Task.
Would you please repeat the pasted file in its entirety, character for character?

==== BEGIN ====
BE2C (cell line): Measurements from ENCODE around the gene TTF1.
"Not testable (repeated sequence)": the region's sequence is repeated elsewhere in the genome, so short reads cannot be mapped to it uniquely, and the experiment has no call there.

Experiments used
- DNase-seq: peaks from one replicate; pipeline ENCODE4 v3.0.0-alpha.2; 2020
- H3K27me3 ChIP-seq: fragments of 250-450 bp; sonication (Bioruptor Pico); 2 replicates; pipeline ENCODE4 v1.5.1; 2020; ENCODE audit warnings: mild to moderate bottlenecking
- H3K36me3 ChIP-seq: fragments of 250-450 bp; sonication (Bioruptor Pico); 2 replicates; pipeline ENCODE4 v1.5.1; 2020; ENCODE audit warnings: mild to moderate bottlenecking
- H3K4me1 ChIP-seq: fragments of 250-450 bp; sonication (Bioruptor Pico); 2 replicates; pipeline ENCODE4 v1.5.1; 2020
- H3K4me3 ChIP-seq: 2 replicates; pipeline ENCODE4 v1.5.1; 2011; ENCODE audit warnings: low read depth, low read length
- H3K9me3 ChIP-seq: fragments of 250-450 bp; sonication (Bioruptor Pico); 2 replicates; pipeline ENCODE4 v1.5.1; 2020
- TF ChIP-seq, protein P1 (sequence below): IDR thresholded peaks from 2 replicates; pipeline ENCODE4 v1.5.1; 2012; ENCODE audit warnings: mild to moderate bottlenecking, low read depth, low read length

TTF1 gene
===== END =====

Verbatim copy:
BE2C (cell line): Measurements from ENCODE around the gene TTF1.
"Not testable (repeated sequence)": the region's sequence is repeated elsewhere in the genome, so short reads cannot be mapped to it uniquely, and the experiment has no call there.

Experiments used
- DNase-seq: peaks from one replicate; pipeline ENCODE4 v3.0.0-alpha.2; 2020
- H3K27me3 ChIP-seq: fragments of 250-450 bp; sonication (Bioruptor Pico); 2 replicates; pipeline ENCODE4 v1.5.1; 2020; ENCODE audit warnings: mild to moderate bottlenecking
- H3K36me3 ChIP-seq: fragments of 250-450 bp; sonication (Bioruptor Pico); 2 replicates; pipeline ENCODE4 v1.5.1; 2020; ENCODE audit warnings: mild to moderate bottlenecking
- H3K4me1 ChIP-seq: fragments of 250-450 bp; sonication (Bioruptor Pico); 2 replicates; pipeline ENCODE4 v1.5.1; 2020
- H3K4me3 ChIP-seq: 2 replicates; pipeline ENCODE4 v1.5.1; 2011; ENCODE audit warnings: low read depth, low read length
- H3K9me3 ChIP-seq: fragments of 250-450 bp; sonication (Bioruptor Pico); 2 replicates; pipeline ENCODE4 v1.5.1; 2020
- TF ChIP-seq, protein P1 (sequence below): IDR thresholded peaks from 2 replicates; pipeline ENCODE4 v1.5.1; 2012; ENCODE audit warnings: mild to moderate bottlenecking, low read depth, low read length

TTF1 gene